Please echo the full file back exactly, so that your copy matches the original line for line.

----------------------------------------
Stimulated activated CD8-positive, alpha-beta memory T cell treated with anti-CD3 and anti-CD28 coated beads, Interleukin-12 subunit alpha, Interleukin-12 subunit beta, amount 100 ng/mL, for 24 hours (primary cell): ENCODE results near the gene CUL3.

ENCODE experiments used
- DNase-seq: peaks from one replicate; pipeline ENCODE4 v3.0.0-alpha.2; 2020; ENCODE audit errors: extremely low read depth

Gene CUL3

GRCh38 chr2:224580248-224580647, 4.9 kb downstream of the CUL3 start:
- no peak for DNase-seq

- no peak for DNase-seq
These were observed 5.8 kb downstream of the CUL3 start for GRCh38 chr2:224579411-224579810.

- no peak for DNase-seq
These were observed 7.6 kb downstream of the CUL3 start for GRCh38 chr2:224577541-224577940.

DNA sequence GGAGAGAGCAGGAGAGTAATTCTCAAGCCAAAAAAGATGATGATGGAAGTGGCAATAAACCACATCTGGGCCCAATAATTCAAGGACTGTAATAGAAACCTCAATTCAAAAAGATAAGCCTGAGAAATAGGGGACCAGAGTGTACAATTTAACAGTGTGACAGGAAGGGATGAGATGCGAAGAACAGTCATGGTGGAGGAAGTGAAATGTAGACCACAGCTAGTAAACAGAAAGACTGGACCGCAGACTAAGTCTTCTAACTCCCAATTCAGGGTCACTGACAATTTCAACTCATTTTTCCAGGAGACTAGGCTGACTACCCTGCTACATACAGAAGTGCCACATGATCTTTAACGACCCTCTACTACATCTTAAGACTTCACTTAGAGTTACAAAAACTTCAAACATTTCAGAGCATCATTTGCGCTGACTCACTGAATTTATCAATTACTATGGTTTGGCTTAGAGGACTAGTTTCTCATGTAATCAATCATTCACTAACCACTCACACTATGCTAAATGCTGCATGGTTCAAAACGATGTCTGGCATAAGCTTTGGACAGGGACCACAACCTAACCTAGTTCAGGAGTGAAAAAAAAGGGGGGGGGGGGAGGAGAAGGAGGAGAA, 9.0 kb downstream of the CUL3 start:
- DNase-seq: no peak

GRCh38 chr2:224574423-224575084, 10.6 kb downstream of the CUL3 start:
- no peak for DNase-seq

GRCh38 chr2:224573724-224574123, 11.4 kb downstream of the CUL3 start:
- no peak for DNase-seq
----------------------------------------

Stimulated activated CD8-positive, alpha-beta memory T cell treated with anti-CD3 and anti-CD28 coated beads, Interleukin-12 subunit alpha, Interleukin-12 subunit beta, amount 100 ng/mL, for 24 hours (primary cell): ENCODE results near the gene CUL3.

ENCODE experiments used
- DNase-seq: peaks from one replicate; pipeline ENCODE4 v3.0.0-alpha.2; 2020; ENCODE audit errors: extremely low read depth

Gene CUL3

GRCh38 chr2:224580248-224580647, 4.9 kb downstream of the CUL3 start:
- no peak for DNase-seq

- no peak for DNase-seq
These were observed 5.8 kb downstream of the CUL3 start for GRCh38 chr2:224579411-224579810.

- no peak for DNase-seq
These were observed 7.6 kb downstream of the CUL3 start for GRCh38 chr2:224577541-224577940.

DNA sequence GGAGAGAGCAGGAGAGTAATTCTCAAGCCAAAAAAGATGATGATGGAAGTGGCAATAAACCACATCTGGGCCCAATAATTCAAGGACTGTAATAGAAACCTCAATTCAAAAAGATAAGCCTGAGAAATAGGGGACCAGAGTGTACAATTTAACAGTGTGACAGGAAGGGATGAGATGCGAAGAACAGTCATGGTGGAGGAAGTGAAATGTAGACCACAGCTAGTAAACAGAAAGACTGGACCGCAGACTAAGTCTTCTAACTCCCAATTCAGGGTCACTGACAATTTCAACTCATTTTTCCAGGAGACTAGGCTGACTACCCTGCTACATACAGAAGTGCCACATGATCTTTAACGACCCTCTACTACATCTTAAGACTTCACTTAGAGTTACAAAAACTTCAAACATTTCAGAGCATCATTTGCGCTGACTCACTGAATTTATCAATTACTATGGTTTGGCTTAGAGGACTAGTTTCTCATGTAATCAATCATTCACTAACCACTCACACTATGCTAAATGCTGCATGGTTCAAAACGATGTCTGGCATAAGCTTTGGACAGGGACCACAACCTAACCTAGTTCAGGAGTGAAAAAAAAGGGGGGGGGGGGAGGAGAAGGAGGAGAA, 9.0 kb downstream of the CUL3 start:
- DNase-seq: no peak

GRCh38 chr2:224574423-224575084, 10.6 kb downstream of the CUL3 start:
- no peak for DNase-seq

GRCh38 chr2:224573724-224574123, 11.4 kb downstream of the CUL3 start:
- no peak for DNase-seq